Concerns over China's legal system raised against deportation

11/08/2018 12:12 PM
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Image taken from Pixabay
Image taken from Pixabay

Taipei, Nov. 8 (CNA) Concern over China's judicial system has been raised by law experts and human rights activists in the hope of overriding a Spanish court ruling favoring China's demand to deport 217 Taiwanese crime suspects to China rather than Taiwan.

The deteriorating human rights situation in China has attracted condemnation from across the globe and the increasing international pressure has caused some countries to become more cautious with their decisions to deport any individuals to China, Raymond Sung (宋承恩), a specialist in international law, told CNA in a recent interview.

Malaysia has offered perhaps the most notable case in point when in October it defied China's demand to hand over to Beijing 11 ethnic Uighur Muslims who fled to Malaysia after a Thai jailbreak in 2017 and instead sent them to Turkey, Sung said.

The concern over the Spanish court's decision in December 2017 to deport 219 Taiwanese arrested a year earlier over their alleged involvement in telecom scams to defraud Chinese citizens was raised by the Spanish Association for Human Rights, a Madrid-based non- governmental organization.

In May, the Office of the High Commissioner for Human Rights (OHCHR) responded to an urgent appeal filed by the Spanish NGO in a statement calling on the Spanish authorities to review its deportation order and suspend the procedure.

"We are dismayed by the decision by the Spanish courts to deport these individuals. The ruling clearly contravenes Spain's international commitment to refrain from expelling, returning or extraditing people to any state where there are well-founded reasons to believe that they might be in danger of being subjected to torture," the statement read.

About a week before the OHCHR acted on the case, the Spanish government deported two individuals of the group to China, making it the first Western country to deport Taiwanese criminal suspects to China.

As with previous cases of Taiwanese being deported to China over the years from countries including Armenia, Kenya, Cambodia, Malaysia, Indonesia, Vietnam and the Philippines, Taipei has protested against Spain for failing to observe the principle of nationality, proportionality and humanity.

Spain's Justice Ministry has defended its decision, however, referring to the suspects held as "having Chinese nationality," according to a BBC report last year.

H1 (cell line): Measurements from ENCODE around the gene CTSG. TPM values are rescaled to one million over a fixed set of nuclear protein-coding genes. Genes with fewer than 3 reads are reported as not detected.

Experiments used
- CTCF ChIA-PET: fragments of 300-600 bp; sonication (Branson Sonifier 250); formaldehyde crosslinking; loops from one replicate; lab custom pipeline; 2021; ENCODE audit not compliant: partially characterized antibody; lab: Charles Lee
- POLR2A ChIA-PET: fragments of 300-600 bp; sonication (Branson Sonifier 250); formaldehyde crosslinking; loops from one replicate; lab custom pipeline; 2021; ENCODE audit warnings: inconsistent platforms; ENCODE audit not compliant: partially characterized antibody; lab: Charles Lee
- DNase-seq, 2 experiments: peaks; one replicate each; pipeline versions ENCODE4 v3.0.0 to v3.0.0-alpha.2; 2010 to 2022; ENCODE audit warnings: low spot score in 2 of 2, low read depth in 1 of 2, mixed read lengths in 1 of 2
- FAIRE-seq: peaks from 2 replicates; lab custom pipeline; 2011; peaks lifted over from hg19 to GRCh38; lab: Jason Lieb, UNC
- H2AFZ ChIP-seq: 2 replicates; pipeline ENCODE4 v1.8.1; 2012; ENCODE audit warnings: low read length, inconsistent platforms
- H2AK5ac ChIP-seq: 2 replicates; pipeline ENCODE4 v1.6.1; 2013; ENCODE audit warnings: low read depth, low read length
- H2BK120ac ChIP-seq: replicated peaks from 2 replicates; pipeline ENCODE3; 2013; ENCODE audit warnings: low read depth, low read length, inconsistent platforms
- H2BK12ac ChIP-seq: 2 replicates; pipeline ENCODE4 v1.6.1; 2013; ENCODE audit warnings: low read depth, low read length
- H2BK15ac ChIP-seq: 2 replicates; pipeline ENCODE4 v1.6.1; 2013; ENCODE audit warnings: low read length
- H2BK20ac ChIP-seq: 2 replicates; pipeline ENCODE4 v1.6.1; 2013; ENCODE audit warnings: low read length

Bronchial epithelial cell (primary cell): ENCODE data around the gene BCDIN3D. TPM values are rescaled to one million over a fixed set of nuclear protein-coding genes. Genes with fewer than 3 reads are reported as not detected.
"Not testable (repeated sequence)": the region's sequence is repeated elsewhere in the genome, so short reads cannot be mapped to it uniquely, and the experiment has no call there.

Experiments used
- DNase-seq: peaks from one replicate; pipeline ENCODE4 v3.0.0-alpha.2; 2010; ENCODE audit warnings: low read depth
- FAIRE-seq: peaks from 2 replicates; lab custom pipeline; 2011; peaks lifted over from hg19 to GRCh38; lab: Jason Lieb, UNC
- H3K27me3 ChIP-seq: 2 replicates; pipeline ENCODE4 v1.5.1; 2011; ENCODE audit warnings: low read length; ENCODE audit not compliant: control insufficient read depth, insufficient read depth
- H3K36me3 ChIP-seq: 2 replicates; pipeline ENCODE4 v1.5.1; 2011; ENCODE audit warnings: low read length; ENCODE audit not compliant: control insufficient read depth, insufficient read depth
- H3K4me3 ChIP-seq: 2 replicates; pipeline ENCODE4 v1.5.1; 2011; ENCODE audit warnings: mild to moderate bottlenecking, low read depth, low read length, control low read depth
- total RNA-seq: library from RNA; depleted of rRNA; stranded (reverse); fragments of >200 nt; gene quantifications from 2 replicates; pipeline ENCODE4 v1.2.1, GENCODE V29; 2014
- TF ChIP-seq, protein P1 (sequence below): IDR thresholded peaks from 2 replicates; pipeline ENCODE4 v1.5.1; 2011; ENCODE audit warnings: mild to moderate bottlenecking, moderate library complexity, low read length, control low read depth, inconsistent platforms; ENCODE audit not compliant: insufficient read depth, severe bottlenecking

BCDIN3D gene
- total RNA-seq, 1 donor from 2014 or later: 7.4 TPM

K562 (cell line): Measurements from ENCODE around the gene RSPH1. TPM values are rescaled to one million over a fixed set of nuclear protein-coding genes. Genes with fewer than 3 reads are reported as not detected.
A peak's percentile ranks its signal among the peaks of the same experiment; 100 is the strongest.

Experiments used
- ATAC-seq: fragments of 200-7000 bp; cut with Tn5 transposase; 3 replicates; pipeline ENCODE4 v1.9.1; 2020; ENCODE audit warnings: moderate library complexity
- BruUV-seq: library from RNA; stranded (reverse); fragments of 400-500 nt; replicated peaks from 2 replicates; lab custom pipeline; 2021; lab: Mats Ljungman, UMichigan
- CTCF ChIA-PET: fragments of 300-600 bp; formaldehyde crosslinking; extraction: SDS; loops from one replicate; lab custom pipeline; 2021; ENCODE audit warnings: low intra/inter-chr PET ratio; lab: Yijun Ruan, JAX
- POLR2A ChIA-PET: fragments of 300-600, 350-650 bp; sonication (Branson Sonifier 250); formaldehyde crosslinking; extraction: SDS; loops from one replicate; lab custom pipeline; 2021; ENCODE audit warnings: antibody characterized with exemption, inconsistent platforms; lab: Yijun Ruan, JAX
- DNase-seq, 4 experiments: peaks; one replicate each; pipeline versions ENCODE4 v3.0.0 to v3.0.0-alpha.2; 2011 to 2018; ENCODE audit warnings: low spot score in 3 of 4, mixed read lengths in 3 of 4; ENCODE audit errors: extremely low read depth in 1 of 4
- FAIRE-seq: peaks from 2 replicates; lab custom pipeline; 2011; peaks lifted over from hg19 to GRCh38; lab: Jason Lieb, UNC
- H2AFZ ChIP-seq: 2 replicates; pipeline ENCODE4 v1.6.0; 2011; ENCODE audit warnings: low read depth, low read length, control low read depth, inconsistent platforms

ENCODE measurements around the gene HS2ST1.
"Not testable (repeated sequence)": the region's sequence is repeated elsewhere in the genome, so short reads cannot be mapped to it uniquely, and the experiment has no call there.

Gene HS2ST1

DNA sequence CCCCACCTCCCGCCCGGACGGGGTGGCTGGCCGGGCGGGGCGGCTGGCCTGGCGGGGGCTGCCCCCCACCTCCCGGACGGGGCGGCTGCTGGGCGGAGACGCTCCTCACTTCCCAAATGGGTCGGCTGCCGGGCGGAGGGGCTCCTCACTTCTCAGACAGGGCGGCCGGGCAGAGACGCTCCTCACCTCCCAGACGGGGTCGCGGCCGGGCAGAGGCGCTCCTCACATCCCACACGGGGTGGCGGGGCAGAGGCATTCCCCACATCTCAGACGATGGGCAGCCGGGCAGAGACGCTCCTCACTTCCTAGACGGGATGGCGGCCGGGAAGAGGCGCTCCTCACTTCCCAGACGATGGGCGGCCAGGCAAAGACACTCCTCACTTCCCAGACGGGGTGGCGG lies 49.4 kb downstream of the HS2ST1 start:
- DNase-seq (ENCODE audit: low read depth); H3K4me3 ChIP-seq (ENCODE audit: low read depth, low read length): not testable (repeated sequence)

In this case, Taiwan again lost the legal battle over its jurisdiction as in many cases where the deportations were carried out in deference to Beijing's claim that it has sovereignty over Taiwan and the victims of the crimes were mostly in China.

How the case has unfolded in Spain, however, has been seen as a possible leverage point where Taiwan may have a shot at shifting the situation.

According to Taiwanese NGO activists, aside from the OHCHR's intervention, to stop the Spanish government from deporting the group to China, the suspects' lawyers have lodged a constitutional litigation against the court ruling and have submitted applications to the Office of Asylum and Refuge (OAR) for the granting of asylum for the 217 people.

The moves have effectively restrained Spain from deporting the 217 pretrial detainees, said Yibee Huang (黃怡碧), chief executive officer at Covenants Watch, who along with Chiu E-ling (邱伊翎), secretary-general of the Taiwan Association for Human Rights, had discussed the case with the suspects' lawyers in Madrid in October.

Huang said that the linchpin of the lawyers' argument is that if they are deported to China, they may be exposed to an unfair trial because China's legal proceedings are not up to par and would therefore constitute a travesty of justice.

The lawyers also argued that Taiwanese people standing trial in China are in a more disadvantageous situation than Chinese citizens, according to Huang.

Central to their argument is that non-refoulement, a principle enshrined in many international instruments that prohibits transfer of any person to a place where they would face a real risk of torture or other cruel, inhuman or degrading treatment or punishment, should be observed by Spain in its handling of this case, Huang said.

If the principle of non-refoulement were to be adopted by Spain's Constitutional Court, it would require the Spanish authorities to assess the reliability of diplomatic assurance -- that the transferees will be treated in accordance with international standards -- that China has provided to the court in the deportation suit, she said.

According to the Mainland Affairs Council (MAC), the number of Taiwanese nationals deported to China after being caught abroad for alleged telecom fraud was 376 as of Oct. 30 this year, with some being given a sentence of more than 10 years.

Huang expressed hope that the MAC will get a better understanding of the treatment of Taiwanese held in custody in China to assist the pretrial detainees in Spain and their lawyers with their defense against the court's deportation order.

In response, MAC spokesperson Chiu Chui-cheng (邱垂正) said that the MAC will cooperate with related government agencies in providing information to the nation's representative office in Spain that can be used to ensure the protection of the legal and basic human rights of the detainees.

(By Shih Hsiu-chuan and Miao Tsung-han)


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